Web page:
One of the main places that we personally live out the drama of our personal and social narratives is in our daily work. Our worldview places our work in the context of a history, a cause, a quest, and a set of protagonists and antagonists, and in so doing it frames the strategy of our work at a high level. At a day-to-day level, our worldview will shape our individual interactions and decisions. (p. 159)
He walks us through the creation, fall, and redemption storyline and places our life and work within that context. For those who see work negative, he quotes Al Wolters who reminds us,
The great danger is to always single out some aspect of God’s good creation and identify it, rather than alien intrusion of sin, as the villain.” (p. 161)
and Keller goes on
Only the Christian worldview locates the problem with the world not in any part of the world or in any particular group of people but in sin itself (our loss of relationship with God). And it locates the solution in God’s grace (our restoration of a relationship with God through the work of Christ). Sin infects us all, and so we cannot simply divide the world into the heroes and the villains. (And if we did, we would certainly have to count ourselves among the latter as well as the former.) Without an understanding of the gospel, we will be either naïvely utopian or cynically disillusioned. We will be demonizing something that isn’t bad enough to explain the mess we are in; and we will be idolizing something that isn’t powerful enough to get us out of it. This is, in the end, what all other worldviews do. (p. 161 see also p. 163)
He also fleshes out the truth that our work is “a major instrument of God’s providence” and is the way he primarily “sustains. . . the world” (p. 184). This provides immense value for all those who work in every job. He provides an immensely practical compass for all of these truths and examines the impact they have on the employee/employer relationship.
Instead of working out of the false passion of acedia, which is born of selfishness, you are working out of true passion, which is born of selflessness. You are adopted into God’s family, so you al- ready have your affirmation. You are justified in God’s sight, so you have nothing to prove. You have been saved through a dying sacri- fice, so you are free to be a living one. You are loved ceaselessly, so you can work tirelessly in response to a quiet inner fullness. (p. 233)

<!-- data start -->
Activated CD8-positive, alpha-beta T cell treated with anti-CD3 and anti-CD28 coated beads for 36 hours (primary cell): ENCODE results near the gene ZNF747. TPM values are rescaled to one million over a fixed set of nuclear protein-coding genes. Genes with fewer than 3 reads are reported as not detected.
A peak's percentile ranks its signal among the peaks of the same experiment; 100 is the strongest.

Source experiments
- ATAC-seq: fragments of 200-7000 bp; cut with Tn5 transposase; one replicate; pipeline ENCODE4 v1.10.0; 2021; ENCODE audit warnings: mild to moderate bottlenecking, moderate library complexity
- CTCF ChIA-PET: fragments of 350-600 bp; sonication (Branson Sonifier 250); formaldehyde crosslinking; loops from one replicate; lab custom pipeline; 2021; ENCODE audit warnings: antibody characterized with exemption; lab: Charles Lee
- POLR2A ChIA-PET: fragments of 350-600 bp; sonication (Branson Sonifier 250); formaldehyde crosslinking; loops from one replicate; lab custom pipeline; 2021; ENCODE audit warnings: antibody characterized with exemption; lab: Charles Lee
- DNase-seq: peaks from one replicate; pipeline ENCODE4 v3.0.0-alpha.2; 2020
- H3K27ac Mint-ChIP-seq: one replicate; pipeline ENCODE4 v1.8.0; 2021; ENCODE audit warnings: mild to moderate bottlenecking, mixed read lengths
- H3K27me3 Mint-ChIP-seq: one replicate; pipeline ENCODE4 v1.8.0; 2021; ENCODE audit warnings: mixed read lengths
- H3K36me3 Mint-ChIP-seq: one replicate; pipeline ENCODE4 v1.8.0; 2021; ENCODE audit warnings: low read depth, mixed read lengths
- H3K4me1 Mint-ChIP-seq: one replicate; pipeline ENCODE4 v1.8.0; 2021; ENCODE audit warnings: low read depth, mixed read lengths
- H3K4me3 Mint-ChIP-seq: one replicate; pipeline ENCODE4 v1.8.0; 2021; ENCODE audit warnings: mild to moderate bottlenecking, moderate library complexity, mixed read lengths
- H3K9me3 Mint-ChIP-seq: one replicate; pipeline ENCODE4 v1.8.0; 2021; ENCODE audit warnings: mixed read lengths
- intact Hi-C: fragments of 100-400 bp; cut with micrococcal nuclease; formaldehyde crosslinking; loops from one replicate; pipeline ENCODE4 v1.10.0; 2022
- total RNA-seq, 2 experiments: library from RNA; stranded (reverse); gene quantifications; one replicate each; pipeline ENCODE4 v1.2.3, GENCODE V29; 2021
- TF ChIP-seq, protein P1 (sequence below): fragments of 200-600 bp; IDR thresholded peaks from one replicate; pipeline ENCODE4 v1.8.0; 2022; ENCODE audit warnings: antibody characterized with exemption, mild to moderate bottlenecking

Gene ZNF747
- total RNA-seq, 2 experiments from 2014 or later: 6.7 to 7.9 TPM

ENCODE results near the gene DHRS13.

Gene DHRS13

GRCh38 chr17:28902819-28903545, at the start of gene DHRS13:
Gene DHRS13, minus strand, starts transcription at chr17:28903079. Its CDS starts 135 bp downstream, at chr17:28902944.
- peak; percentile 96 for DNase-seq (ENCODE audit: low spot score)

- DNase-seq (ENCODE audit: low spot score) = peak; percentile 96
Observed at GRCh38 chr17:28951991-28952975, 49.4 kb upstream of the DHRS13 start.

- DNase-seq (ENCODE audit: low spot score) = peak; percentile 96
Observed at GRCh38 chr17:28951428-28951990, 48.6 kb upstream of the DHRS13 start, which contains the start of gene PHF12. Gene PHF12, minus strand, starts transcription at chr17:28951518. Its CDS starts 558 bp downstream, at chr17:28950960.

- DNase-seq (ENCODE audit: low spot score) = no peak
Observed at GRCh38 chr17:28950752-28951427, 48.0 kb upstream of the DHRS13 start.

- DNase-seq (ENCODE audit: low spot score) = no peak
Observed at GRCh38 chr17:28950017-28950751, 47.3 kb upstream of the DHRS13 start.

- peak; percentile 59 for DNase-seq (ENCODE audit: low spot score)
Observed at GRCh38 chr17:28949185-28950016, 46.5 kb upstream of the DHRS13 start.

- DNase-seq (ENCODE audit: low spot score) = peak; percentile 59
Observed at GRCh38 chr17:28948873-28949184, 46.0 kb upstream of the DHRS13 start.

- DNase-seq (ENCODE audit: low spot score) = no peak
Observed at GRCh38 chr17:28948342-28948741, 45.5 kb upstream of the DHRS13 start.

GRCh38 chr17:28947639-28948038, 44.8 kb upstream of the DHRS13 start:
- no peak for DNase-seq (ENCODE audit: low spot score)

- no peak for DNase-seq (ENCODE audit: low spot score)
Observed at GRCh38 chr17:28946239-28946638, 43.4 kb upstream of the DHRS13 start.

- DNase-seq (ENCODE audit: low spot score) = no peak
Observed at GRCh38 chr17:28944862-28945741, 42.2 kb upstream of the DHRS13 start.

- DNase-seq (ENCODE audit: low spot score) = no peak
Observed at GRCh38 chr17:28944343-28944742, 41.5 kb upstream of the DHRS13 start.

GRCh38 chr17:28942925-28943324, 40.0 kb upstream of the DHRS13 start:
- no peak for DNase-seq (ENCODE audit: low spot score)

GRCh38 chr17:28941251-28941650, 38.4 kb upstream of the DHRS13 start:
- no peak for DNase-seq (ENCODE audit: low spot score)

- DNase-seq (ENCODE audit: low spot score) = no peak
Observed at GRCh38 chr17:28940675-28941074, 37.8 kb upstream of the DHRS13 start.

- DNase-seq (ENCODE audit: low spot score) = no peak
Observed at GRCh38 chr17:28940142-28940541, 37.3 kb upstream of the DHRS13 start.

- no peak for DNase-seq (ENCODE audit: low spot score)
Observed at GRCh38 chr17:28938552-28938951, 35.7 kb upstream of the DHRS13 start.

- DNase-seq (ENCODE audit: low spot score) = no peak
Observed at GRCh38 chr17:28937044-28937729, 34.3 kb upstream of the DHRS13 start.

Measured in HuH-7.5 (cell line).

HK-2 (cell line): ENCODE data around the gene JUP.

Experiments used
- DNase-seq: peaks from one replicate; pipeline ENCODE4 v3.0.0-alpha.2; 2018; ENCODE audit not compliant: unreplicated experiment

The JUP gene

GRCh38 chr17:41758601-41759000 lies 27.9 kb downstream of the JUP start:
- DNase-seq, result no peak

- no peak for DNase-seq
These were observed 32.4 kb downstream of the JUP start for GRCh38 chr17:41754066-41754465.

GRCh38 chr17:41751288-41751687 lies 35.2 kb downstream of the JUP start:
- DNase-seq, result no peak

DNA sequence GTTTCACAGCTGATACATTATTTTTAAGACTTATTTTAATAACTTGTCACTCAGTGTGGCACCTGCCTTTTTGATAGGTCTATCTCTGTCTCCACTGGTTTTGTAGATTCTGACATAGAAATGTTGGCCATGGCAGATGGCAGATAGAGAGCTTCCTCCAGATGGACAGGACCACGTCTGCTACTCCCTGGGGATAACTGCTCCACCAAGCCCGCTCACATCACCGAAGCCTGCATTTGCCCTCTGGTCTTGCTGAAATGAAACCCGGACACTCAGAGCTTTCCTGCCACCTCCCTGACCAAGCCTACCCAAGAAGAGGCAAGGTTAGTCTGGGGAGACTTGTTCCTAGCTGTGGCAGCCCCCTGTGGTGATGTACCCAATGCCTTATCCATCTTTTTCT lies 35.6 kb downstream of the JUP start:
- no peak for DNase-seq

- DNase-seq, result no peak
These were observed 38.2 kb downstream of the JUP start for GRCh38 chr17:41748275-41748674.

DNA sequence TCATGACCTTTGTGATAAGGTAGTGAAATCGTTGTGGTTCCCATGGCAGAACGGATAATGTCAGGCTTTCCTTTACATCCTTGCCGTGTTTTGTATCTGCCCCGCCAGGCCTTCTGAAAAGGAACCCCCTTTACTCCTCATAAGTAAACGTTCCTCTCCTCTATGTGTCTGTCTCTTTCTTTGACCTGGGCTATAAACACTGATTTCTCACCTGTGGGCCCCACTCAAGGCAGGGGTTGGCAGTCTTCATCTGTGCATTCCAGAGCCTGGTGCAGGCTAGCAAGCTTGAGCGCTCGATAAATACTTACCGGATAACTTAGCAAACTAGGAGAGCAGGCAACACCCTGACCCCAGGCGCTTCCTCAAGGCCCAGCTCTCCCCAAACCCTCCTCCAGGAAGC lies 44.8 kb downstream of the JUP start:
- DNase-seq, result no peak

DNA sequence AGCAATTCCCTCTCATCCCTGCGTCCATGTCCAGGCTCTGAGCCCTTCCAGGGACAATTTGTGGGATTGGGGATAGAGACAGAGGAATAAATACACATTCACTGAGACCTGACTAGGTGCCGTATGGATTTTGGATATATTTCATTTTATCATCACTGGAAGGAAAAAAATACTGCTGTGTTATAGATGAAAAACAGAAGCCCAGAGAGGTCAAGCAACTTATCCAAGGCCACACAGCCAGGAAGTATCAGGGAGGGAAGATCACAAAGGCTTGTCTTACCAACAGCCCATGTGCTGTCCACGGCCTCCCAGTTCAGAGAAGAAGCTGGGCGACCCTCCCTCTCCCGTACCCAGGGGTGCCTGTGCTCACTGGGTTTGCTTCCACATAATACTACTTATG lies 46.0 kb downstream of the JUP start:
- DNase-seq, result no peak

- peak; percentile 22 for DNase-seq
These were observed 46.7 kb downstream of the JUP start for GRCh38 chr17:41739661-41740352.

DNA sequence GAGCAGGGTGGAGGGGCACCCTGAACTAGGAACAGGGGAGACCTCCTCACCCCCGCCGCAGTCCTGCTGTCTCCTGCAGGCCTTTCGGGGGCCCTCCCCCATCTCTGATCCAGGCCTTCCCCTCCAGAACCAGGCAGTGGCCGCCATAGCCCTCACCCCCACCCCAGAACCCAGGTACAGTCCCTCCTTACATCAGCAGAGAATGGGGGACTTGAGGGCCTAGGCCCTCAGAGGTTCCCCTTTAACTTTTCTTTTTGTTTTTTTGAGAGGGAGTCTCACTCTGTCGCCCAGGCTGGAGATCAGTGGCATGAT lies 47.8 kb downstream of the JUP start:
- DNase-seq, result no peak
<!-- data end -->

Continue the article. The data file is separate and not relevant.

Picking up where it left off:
In the end, I have no complaints about the book. I found it enlightening and I dare say no book has changed my thinking about something that consumes so much of my day--my work. I have already in the day-to-day grind tried to understand my current job in light of the truth expounded by Keller in Every Good Endeavor. This book would be a wonderful group study for smaller home groups or even one on one discipleships for your every day worker. Also, I would urge church leaders to read and understand the truths found here. It might (should?) drastically change the way they teach and interact with their congregation. We provide supports for marriages, family, and parenting but very little on work--which consumes as much time as these other relationships. The Church must correct this and Keller has provided an invaluable resource towards this end.
A free copy of this book was provided by Penguin/Dutton. If you plan on purchasing Every Good Endeavor, consider supporting Grace for Sinners by purchasing from Amazon.